At a club in Missing Mile, N.C., the children of the night gather, dressed in black, looking for acceptance. Among them are Ghost, who sees what others do not. Ann, longing for love, and Jason, whose real name is Nothing, newly awakened to an ancient, deathless truth about his father, and himself.
Others are coming to Missing Mile tonight. Three beautiful, hip vagabonds - Molochai, Twig, and the seductive Zillah (whose eyes are as green as limes) are on their own lost journey; slaking their ancient thirst for blood, looking for supple young flesh.
They find it in Nothing and Ann, leading them on a mad, illicit road trip south to New Orleans. Over miles of dark highway, Ghost pursues, his powers guiding him on a journey to reach his destiny, to save Ann from her new companions, to save Nothing from himself...
Lost Souls is a clever spin on the coming-of-age story with a focus on the character Nothing, who comes to discover his mixed heritage (human and vampire) and realizes that, after years of feeling like an outcast in the human world, he can live as he pleases in good company with vampires.
As someone who has been obsessed with vampires since the age of seven, I absolutely loved this new take on the supernatural creatures. Unlike your traditional vampires where humans die and are transformed with a bite, these vamps are a separate race entirely. They are similar enough to humans to crossbreed with them but otherwise are completely different. Brite also makes an interesting distinction between young and old vampires: younger vampires can eat like humans, can walk around in sunlight, and have to sharpen their teeth. Older vampires can walk in the sun as long as they cover their skin and eyes, naturally have fangs, and rely solely on blood for nourishment.
The characterizations are pretty good. This novel was the expansion of a novella Brite had written before titled “The Seed of Lost Souls,” which is basically an incredibly compressed version of Lost Souls. A huge plus of the novel version is earned by the characterization and role expansion of the vampires, as well as the inclusion of Steve and Ghost into the plot. The way Steve and Ghost fit into the story works incredibly well. This novel serves as a more in-depth look at the beloved pair, who are arguably Brite’s most popular characters. We even get the story of how they met as children. For any established Brite or S&G fans, it expands their relationship and serves as a way to “catch up” with them. Even if you’re a first time Brite reader, you learn a lot about them and get to know them really well.
Descriptions are incredibly lush throughout the novel, a signature of Brite. As a New Orleans native himself, Brite gives an accurate and beautiful portrayal of the city, especially the French Quarter. Descriptions can get graphic, especially during the scenes when the vampires kill. Trust me, this is *not* a book for sensitive readers. A common thread in Brite novels is the thorough description and somewhat wry treatment of incredibly gruesome moments. As author Dan Simmons once very accurately said, Brite “combines the sensibilities of a poet with the unflinching eye of a surgeon.”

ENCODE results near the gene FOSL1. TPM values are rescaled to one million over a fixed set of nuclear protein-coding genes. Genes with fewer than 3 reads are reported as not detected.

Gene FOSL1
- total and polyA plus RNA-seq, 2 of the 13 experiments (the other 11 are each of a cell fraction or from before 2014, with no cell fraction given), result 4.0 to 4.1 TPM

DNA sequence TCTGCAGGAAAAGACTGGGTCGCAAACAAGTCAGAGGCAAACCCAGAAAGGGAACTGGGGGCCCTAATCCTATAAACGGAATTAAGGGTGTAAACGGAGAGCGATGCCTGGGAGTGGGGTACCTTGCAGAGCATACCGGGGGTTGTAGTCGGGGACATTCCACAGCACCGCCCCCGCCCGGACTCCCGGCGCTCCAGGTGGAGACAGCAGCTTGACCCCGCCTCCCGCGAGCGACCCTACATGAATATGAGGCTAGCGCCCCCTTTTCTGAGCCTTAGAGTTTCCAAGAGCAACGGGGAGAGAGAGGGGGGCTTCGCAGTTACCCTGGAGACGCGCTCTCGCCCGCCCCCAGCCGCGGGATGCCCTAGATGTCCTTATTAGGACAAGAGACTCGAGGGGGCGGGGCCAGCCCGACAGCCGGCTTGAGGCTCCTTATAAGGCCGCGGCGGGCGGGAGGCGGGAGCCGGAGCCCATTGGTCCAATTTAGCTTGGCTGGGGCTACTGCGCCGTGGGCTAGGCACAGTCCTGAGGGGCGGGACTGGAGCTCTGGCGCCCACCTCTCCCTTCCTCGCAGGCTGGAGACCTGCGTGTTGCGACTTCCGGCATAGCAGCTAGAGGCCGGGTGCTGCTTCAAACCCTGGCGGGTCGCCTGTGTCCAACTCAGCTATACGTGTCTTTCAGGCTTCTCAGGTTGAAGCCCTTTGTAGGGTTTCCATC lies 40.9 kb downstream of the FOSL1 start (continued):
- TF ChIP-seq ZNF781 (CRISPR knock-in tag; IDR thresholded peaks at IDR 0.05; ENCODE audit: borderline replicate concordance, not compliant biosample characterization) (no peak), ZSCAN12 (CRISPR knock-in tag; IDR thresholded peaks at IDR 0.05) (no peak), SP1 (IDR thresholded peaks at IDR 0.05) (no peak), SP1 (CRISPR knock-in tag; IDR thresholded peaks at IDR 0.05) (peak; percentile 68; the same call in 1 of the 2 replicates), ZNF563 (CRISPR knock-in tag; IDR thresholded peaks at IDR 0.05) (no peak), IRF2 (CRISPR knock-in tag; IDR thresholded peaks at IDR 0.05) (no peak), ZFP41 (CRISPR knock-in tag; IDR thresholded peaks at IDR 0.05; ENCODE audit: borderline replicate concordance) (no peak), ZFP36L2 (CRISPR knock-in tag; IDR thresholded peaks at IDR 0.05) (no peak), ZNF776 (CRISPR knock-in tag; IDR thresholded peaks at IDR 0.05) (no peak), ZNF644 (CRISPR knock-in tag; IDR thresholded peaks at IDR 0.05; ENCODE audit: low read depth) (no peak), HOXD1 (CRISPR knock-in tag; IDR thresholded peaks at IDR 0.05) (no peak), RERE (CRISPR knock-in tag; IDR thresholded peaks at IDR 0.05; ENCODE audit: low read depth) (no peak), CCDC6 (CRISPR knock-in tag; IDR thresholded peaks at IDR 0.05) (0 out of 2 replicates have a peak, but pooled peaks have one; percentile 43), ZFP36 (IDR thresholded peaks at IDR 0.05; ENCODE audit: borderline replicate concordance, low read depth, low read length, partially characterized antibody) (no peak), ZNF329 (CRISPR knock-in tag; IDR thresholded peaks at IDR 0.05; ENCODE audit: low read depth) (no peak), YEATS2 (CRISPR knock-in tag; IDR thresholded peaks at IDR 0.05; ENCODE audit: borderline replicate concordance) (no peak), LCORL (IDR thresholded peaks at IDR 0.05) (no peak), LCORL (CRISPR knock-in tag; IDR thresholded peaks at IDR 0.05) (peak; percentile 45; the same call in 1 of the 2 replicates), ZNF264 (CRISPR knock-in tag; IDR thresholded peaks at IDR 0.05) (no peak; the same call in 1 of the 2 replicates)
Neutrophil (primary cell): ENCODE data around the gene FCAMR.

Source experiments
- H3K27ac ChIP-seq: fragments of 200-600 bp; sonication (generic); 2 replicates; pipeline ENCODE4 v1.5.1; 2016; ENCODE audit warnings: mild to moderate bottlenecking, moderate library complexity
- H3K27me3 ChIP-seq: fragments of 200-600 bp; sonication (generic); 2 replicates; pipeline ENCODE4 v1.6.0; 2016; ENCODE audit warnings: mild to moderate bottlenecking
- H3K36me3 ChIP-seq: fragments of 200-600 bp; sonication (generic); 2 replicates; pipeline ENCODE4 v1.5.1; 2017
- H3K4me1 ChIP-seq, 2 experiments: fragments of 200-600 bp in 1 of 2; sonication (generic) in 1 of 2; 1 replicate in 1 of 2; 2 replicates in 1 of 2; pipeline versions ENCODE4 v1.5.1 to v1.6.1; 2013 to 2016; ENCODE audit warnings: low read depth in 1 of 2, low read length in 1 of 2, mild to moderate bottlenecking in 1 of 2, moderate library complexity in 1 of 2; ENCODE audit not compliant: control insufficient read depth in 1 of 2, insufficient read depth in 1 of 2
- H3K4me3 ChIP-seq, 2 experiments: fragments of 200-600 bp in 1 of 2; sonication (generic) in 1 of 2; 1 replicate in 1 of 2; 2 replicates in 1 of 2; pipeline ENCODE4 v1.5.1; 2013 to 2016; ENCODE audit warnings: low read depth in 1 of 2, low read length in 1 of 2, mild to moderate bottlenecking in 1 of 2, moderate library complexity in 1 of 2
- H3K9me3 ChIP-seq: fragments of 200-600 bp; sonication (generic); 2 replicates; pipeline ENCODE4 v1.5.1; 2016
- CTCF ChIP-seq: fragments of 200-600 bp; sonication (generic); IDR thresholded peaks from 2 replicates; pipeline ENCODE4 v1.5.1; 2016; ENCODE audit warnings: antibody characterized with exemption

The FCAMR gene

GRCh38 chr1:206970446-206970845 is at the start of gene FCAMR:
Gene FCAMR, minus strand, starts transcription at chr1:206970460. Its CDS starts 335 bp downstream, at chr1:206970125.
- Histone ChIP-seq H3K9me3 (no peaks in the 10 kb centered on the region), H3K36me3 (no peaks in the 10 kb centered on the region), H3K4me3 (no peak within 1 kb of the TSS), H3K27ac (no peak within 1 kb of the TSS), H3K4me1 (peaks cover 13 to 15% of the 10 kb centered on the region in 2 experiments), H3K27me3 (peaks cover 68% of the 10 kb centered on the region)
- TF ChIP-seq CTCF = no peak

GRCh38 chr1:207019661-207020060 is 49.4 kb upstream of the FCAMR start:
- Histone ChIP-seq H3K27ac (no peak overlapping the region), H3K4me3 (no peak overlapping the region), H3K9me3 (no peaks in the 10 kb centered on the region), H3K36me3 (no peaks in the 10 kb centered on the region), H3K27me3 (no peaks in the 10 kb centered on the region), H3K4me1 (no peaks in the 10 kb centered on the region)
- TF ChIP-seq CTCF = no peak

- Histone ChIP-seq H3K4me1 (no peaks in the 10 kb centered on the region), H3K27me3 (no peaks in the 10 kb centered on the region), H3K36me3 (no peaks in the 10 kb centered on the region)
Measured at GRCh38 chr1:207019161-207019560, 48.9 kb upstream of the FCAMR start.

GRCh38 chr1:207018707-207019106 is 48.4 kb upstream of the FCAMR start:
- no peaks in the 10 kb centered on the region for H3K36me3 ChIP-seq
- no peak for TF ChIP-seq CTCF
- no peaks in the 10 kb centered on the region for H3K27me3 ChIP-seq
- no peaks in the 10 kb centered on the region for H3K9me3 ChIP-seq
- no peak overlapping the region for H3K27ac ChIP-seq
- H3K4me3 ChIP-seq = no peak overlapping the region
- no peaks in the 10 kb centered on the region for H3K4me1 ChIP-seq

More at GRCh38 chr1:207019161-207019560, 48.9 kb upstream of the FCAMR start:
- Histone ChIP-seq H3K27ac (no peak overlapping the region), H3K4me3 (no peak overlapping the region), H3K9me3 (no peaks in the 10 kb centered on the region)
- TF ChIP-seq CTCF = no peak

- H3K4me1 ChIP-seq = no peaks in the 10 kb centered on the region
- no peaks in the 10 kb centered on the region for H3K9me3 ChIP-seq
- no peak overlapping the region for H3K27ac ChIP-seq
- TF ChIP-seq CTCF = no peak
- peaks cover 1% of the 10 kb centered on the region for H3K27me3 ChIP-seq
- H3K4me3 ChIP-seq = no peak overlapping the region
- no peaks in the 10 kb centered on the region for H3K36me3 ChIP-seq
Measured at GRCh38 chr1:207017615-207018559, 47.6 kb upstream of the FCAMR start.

As a Goth myself, it was a lot of fun spotting references from within the subculture. My copy of Lost Souls was a present from an older Goth friend who had grown up in the scene and could relate to some of the events in the book. Even if you've never heard of Bauhaus or have no idea how the song "Bela Lugosi's Dead" goes, there is enough in the book to give you an idea of some of the elements of Goth culture. I don't identify with everything in the book one hundred percent, but I can definitely agree with some of the things Brite points out about young Goths.
One big downside I found in the novel was the lack of backstory on the vampires. While we get a brief mention of how Zillah came to take Molochai and Twig under his wing, nothing else is told on where any of them were before then. There are many hints dropped here and there about Christian’s past (he’s lived in several places, he’s tended bars for centuries, and his name is a family name), but they are very brief and almost vague. It could just be me wanting more since Christian is one of my favorite fictional characters, but I think it would be interesting to see some of his past and whether or not it influences him and his role in the group later on.
Additionally, while it wasn’t a problem for me, some people might be turned off by the way the chapters alternate in storyline. A chapter focusing on Christian could be followed by a Lost Souls? chapter then a Nothing chapter, you get the idea. This isn’t a book meant to be sped through. You really have to take your time reading it; otherwise, you might lose track of the alternating storylines.
If you’re looking for something that will make vampires interesting and fun again (as I was when I first received this novel as a college freshman), an alternate version of the coming-of-age tale, or a quick lesson on nineties Goth culture, this is the book for you. Though the story’s main protagonist is a half-vampire, readers can relate to the feelings of being misunderstood, wanting to find a place where they can belong, and ultimately coming to terms with their identity.